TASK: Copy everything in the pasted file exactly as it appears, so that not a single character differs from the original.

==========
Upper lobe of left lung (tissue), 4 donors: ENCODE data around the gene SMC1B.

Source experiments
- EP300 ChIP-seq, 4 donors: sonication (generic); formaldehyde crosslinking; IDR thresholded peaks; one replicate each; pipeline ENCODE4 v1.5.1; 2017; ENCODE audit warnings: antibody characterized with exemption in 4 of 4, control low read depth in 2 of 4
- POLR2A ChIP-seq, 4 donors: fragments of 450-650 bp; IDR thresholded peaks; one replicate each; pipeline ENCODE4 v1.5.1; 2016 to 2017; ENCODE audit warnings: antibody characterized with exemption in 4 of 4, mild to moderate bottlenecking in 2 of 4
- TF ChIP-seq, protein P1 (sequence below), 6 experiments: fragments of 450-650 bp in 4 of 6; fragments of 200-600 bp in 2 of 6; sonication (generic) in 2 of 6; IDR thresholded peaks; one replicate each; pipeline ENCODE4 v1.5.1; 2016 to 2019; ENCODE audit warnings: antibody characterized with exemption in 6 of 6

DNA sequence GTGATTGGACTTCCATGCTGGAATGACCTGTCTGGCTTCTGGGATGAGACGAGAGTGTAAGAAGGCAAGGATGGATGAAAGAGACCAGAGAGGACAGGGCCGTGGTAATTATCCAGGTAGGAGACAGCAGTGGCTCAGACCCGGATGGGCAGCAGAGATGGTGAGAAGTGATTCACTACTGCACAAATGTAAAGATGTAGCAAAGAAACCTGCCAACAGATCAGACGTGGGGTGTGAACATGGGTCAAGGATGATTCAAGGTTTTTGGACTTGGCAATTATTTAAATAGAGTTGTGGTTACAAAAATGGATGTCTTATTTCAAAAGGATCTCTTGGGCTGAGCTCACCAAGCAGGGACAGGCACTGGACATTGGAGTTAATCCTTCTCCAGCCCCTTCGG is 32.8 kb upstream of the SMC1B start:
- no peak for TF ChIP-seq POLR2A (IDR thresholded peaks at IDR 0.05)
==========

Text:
Upper lobe of left lung (tissue), 4 donors: ENCODE data around the gene SMC1B.

Source experiments
- EP300 ChIP-seq, 4 donors: sonication (generic); formaldehyde crosslinking; IDR thresholded peaks; one replicate each; pipeline ENCODE4 v1.5.1; 2017; ENCODE audit warnings: antibody characterized with exemption in 4 of 4, control low read depth in 2 of 4
- POLR2A ChIP-seq, 4 donors: fragments of 450-650 bp; IDR thresholded peaks; one replicate each; pipeline ENCODE4 v1.5.1; 2016 to 2017; ENCODE audit warnings: antibody characterized with exemption in 4 of 4, mild to moderate bottlenecking in 2 of 4
- TF ChIP-seq, protein P1 (sequence below), 6 experiments: fragments of 450-650 bp in 4 of 6; fragments of 200-600 bp in 2 of 6; sonication (generic) in 2 of 6; IDR thresholded peaks; one replicate each; pipeline ENCODE4 v1.5.1; 2016 to 2019; ENCODE audit warnings: antibody characterized with exemption in 6 of 6

DNA sequence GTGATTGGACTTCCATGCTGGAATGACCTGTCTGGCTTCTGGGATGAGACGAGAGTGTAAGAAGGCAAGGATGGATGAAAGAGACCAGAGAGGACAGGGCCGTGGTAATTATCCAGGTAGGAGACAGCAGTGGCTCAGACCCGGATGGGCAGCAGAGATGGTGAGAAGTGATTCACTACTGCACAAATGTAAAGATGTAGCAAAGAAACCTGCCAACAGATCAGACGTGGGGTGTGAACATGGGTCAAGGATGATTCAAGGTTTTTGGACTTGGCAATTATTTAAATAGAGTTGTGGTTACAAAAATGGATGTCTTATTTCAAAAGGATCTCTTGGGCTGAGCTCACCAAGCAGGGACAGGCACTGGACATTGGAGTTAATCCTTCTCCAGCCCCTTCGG is 32.8 kb upstream of the SMC1B start:
- no peak for TF ChIP-seq POLR2A (IDR thresholded peaks at IDR 0.05)